T44 Rifle Serial Number 1
The first 7.62mm T44 rifles were built on .30 caliber T20 receivers. Spacers were used in the receiver to adapt the T20 receiver for the shorter 7.62mm cartridges. A new short receiver, specifically designed for the 7.62mm round, was introduced on the T44E4 model.
First Production M14 Rifle Serial Number 2000
The first U.S. M14 rifle off the series production line at the Springfield Armory in 1957 was serial number 2000. The presentation grade rifle was finished in a high polish blue with a fine black walnut wood stock.
M14E2/A1 Rifle Prototype, Springfield Armory M14 Serial Number 6488
The M14 rifle as issued, was very difficult to fire accurately in full-automatic. As a result, many were issued with selector locks, limiting their operation to semi-automatic-only. In attempt to design an M14 that could effectively use its full-auto feature, the USAIB/M14 was conceived at Fort Benning, Georgia, by Captain Durward D. Gosney. The Springfield Armory M14 Serial Number 6488 was fitted with an in-line pistol grip stock, wooden foregrip, muzzle stabilizer and commercial rubber recoil pad. In this configuration, the M14 demonstrated that the automatic fire accuracy requirements could be consistently achieved.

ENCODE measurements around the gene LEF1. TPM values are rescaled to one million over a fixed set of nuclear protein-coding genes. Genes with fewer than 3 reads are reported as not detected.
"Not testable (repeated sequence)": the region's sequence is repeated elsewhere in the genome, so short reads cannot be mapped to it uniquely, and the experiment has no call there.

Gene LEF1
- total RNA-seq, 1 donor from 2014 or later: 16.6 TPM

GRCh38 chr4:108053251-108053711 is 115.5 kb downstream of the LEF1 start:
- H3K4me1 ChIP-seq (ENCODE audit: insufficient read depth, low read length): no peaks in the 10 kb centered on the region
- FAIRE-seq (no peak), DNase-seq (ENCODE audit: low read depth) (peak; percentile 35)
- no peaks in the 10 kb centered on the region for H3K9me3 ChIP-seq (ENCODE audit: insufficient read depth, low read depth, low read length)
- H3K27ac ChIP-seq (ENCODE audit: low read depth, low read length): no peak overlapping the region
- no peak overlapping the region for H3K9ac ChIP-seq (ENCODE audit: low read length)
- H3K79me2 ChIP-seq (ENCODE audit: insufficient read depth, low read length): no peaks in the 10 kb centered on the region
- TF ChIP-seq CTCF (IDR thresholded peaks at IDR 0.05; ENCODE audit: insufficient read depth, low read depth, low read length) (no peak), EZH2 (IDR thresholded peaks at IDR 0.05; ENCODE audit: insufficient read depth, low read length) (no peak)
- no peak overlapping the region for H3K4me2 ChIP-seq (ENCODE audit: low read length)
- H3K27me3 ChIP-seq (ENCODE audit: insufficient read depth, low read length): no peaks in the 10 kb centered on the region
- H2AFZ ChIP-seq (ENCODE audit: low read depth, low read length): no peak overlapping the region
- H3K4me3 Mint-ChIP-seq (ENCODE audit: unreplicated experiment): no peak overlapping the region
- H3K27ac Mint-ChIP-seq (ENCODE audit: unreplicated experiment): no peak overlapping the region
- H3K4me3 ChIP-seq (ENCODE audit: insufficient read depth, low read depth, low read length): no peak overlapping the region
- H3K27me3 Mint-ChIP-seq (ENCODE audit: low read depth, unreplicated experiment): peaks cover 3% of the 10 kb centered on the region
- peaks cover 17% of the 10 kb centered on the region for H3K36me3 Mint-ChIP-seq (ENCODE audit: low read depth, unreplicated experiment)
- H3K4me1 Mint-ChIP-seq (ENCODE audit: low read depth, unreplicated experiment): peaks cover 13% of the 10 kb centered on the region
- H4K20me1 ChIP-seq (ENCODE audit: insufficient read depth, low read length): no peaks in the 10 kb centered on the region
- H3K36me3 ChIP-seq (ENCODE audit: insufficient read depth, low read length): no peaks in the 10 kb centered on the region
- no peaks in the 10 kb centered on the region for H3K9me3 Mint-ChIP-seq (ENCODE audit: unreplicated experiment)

Due to size limitations, only a small portion of the unique firearms stored at the Springfield Armory Museum are featured in this article, as are the brief descriptions. Watch future issues of Small Arms Review for more in-depth articles and photos on many of these weapons.
Special thanks to Curator Alex MacKenzie and the entire museum staff.
For more information about the museum:
Springfield Armory National Historic Site
One Armory Square, Suite 2
Springfield, MA 01105-1299
Phone: 413-271-3976 Website: nps.gov/spar
|This article first appeared in Small Arms Review V23N1 (January 2019)|